We can acknowledge all day long that there is no forgiveness of sins apart from Jesus Christ, and no salvation except in Him, but if we have not personally taken hold of Christ by faith, if we are not personally resting in Him and on His finished work on our behalf, if we don't personally possess the promise, then we are no better than the demons who believe and shudder (James 2:19).
Christ’s question to Peter is an important one for us to ask and answer ourselves: “Who do you say that I am?”
Do I publicly declare Christ to be the Savior of sinners, and along with that have I personally applied the possessive reality of Him as my Savior from my sins?
It is a crucial question, my friend.
3. Terrific tense.
In my neck of the woods, the improper use of verb tense is one of the things that I most commonly hear. Verb tense helps us know when a thing happened - past, present, future, and a plethora of sneaky grammatical nuances thereof.
When I was growing up, my mom had no hesitancy to take people to task for their error in this area. Cashiers and customers were often left speechless as mom waxed eloquently on the difference between simple past, present perfect, and past continuous verb forms when they’d fumbled those forms.
I pitied the person who improperly applied them in her path!
A passing comment from a total stranger that “My son done good on his driving test!” would send her into a teaching tizzy - not only on proper verb tense, but also on the distinguishing marks and uses of adjectives and adverbs.
“You mean, your son did well on his driving test – and here’s why you should learn to do well with your speech…”
Usually silence followed from the poor shell shocked soul who’d made the snafu, and all check out chit chat came to a screeching halt.
“Did,” “do,” and “done” - while not necessarily misused in a gospel verb tense sense - are often misused in another way when it comes to understanding salvation.
Many people look at their lives and think “I’m not that bad. I don’t really do anything all that awful, and I’ve actually accomplished a lot of good in this life.”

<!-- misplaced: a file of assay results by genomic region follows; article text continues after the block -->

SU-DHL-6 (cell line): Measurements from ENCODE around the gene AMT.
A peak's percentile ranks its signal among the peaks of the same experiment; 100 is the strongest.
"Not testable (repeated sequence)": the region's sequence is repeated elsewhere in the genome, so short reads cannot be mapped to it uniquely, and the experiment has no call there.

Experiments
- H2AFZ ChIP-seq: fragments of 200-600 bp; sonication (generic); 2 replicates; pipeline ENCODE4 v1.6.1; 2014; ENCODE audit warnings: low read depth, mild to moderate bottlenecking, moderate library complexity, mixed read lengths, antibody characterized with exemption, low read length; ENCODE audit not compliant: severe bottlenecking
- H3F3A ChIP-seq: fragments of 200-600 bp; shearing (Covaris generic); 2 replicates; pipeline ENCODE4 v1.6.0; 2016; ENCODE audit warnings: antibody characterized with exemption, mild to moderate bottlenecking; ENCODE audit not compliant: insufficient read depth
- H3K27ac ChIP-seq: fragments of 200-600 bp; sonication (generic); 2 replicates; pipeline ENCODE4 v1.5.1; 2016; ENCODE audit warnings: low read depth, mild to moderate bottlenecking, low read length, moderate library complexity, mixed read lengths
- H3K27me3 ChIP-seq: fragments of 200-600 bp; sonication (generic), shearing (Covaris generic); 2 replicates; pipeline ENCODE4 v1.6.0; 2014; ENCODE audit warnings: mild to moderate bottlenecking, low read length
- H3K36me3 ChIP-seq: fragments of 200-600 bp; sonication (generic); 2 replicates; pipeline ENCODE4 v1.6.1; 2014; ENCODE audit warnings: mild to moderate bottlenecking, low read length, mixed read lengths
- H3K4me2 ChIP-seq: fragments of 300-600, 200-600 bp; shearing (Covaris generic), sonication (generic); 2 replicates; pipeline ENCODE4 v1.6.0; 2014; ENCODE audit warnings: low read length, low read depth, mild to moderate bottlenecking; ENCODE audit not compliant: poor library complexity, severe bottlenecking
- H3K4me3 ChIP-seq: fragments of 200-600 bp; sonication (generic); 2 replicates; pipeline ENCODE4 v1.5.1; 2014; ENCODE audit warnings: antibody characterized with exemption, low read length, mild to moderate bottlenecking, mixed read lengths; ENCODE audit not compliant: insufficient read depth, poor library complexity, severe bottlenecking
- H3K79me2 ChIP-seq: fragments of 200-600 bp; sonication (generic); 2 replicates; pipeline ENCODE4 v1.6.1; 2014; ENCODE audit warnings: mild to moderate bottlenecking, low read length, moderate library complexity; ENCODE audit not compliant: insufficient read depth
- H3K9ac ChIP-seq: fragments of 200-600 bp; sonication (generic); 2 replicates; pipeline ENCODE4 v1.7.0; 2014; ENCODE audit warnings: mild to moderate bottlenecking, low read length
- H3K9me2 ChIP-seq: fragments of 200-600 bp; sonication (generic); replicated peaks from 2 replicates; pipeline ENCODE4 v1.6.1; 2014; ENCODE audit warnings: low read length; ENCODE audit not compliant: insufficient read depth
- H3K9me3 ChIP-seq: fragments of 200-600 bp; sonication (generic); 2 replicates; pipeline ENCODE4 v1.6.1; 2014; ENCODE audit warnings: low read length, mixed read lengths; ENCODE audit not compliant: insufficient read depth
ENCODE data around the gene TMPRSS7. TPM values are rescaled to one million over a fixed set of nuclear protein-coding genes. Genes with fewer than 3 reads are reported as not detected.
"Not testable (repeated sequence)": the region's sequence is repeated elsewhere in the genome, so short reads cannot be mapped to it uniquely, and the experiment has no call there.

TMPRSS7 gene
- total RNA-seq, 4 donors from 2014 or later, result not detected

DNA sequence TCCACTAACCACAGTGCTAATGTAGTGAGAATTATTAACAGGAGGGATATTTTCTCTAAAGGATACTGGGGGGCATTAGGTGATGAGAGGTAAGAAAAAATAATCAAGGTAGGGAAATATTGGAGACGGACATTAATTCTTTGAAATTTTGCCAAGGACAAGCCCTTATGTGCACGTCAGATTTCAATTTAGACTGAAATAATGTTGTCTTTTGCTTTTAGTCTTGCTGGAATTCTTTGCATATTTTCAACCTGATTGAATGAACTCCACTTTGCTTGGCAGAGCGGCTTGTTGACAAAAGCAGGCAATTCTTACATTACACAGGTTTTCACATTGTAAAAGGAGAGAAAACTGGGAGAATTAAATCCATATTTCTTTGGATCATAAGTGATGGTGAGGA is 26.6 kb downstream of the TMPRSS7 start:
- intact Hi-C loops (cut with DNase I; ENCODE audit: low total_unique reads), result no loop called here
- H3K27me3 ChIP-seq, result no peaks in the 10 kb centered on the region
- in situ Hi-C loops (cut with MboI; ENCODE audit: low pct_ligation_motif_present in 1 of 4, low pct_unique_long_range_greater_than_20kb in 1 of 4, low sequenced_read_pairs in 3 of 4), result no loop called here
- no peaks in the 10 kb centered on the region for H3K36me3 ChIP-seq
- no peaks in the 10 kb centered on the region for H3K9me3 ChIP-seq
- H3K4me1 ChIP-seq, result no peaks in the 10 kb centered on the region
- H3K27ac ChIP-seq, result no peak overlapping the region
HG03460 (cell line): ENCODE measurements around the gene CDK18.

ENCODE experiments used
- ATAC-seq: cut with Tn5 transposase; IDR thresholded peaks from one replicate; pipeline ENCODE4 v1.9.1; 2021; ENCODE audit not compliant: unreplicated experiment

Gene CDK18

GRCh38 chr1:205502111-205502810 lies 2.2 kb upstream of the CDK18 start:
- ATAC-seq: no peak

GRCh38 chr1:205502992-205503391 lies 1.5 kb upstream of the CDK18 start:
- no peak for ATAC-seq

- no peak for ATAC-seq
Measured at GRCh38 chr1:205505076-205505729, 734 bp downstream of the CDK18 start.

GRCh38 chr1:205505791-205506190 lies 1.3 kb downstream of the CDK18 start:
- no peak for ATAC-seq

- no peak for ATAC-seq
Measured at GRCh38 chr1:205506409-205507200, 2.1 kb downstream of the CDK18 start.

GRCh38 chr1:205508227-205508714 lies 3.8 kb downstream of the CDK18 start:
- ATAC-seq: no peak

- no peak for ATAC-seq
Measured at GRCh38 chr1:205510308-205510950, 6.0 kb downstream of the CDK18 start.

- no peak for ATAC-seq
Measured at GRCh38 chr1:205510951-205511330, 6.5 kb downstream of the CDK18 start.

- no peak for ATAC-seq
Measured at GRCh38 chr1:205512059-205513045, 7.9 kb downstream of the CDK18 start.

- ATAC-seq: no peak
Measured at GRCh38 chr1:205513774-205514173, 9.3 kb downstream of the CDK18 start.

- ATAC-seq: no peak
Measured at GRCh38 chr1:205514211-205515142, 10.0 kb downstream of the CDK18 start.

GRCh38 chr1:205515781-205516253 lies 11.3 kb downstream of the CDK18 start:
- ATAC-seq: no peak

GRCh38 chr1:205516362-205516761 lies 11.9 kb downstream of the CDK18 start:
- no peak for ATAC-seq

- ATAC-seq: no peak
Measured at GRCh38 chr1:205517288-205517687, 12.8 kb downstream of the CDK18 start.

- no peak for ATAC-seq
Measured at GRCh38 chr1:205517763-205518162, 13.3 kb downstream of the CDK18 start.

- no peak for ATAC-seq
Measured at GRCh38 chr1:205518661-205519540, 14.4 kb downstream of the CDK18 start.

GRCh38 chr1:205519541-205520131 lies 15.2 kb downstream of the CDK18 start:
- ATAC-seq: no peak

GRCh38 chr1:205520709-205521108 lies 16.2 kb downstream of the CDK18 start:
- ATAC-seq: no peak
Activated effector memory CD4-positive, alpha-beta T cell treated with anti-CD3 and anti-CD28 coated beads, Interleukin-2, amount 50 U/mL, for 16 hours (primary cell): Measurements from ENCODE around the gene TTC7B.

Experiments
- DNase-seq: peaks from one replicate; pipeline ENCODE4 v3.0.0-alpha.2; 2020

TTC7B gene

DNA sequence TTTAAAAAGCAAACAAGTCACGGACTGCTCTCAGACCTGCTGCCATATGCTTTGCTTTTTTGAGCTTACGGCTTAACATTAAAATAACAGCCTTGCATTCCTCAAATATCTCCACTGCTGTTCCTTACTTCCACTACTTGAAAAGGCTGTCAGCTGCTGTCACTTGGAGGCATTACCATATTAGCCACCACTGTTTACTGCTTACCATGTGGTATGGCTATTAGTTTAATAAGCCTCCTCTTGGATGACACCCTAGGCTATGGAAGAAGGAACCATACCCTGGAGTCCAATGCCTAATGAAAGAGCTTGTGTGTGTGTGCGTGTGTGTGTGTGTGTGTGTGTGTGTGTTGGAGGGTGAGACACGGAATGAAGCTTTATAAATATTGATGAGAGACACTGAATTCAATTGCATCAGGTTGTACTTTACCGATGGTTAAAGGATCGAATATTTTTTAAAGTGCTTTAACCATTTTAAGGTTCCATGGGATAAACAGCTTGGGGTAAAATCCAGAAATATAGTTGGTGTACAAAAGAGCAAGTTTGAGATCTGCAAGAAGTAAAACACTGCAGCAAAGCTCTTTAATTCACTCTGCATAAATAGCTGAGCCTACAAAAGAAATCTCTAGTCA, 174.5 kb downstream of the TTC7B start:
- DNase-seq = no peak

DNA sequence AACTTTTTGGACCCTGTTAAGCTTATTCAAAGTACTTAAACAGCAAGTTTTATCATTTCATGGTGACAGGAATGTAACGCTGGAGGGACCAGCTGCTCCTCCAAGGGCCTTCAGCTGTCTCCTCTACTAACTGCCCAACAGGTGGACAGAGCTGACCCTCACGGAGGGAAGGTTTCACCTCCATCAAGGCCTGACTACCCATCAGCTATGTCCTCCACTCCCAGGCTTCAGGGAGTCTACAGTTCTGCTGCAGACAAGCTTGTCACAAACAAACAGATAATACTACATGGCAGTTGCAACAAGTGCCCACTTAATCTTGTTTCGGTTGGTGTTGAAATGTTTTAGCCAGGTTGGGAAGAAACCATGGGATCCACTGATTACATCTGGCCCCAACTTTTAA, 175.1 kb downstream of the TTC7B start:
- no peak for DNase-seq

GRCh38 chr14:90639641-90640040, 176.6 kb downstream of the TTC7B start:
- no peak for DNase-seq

We can easily puff ourselves up with pride and say, “Hey God, look at what I did” and assume that our doings are what will get us into heaven - even though our best doings are said to be nothing more than filthy rags when compared to the perfect and holy standard of a perfect and holy God (Isaiah 64:6).
Like the rich young ruler we may foolishly feel confident to come and ask “What good thing must I do to inherit eternal life?” - thinking we’ll receive a pat on the back for our actions and the key to the holy city for our works. But, Jesus pressed that young man into a corner and uncovered his covetousness, showing him that he wasn’t doing as well as he thought he was. He does the same with us. Are we listening to and learning from the lesson?
At the heart of the gospel, “did,” “do,” and “done” fall into what I refer to as the “terrific tense”. My salvation is not based on my verbs, it is not founded upon the things that I once did nor upon the things that I am now doing.
My salvation is found, ground, and bound by what Christ has done on my behalf.
He has done what I could never do – lived the sinless life in my stead.
He has done what I should do – died for my sin.
He has done what I should do – died for my sin.
He has done what I would do but am powerless to do – He has risen from death’s grave conquering sin and granting salvation to sinners – to sinners who see the importance of grammar and the gospel.
Jesus is my Savior.
Jesus has saved me not based on anything I will do but on everything He has done. And what He has done on my behalf covers more than all the past, present, and future tenses I could ever fathom - for He is the same yesterday, today and forever. It's indeed the terrific tense!
This is one grammar lesson I never grow weary of hearing and this is the gospel glue that will see me through! How I pray that your gospel grammar, by grace, is good!